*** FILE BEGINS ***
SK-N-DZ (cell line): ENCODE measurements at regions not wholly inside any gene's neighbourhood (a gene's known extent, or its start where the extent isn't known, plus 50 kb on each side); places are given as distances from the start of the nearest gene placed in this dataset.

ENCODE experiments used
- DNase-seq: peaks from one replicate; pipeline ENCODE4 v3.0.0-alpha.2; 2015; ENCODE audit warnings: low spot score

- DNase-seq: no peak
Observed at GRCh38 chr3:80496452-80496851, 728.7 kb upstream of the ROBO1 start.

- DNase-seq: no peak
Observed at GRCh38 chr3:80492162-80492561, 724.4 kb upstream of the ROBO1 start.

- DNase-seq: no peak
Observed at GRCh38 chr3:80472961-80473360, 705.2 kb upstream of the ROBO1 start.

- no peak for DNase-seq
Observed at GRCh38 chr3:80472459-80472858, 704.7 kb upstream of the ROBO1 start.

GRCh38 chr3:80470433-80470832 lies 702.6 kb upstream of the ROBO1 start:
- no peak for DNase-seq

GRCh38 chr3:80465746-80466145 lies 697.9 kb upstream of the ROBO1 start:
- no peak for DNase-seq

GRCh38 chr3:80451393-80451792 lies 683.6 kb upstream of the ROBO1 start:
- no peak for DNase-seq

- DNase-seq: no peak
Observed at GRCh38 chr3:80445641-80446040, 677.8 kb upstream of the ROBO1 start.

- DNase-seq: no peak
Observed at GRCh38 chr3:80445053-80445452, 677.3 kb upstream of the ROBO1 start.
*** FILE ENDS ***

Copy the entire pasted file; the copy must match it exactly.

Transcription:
SK-N-DZ (cell line): ENCODE measurements at regions not wholly inside any gene's neighbourhood (a gene's known extent, or its start where the extent isn't known, plus 50 kb on each side); places are given as distances from the start of the nearest gene placed in this dataset.

ENCODE experiments used
- DNase-seq: peaks from one replicate; pipeline ENCODE4 v3.0.0-alpha.2; 2015; ENCODE audit warnings: low spot score

- DNase-seq: no peak
Observed at GRCh38 chr3:80496452-80496851, 728.7 kb upstream of the ROBO1 start.

- DNase-seq: no peak
Observed at GRCh38 chr3:80492162-80492561, 724.4 kb upstream of the ROBO1 start.

- DNase-seq: no peak
Observed at GRCh38 chr3:80472961-80473360, 705.2 kb upstream of the ROBO1 start.

- no peak for DNase-seq
Observed at GRCh38 chr3:80472459-80472858, 704.7 kb upstream of the ROBO1 start.

GRCh38 chr3:80470433-80470832 lies 702.6 kb upstream of the ROBO1 start:
- no peak for DNase-seq

GRCh38 chr3:80465746-80466145 lies 697.9 kb upstream of the ROBO1 start:
- no peak for DNase-seq

GRCh38 chr3:80451393-80451792 lies 683.6 kb upstream of the ROBO1 start:
- no peak for DNase-seq

- DNase-seq: no peak
Observed at GRCh38 chr3:80445641-80446040, 677.8 kb upstream of the ROBO1 start.

- DNase-seq: no peak
Observed at GRCh38 chr3:80445053-80445452, 677.3 kb upstream of the ROBO1 start.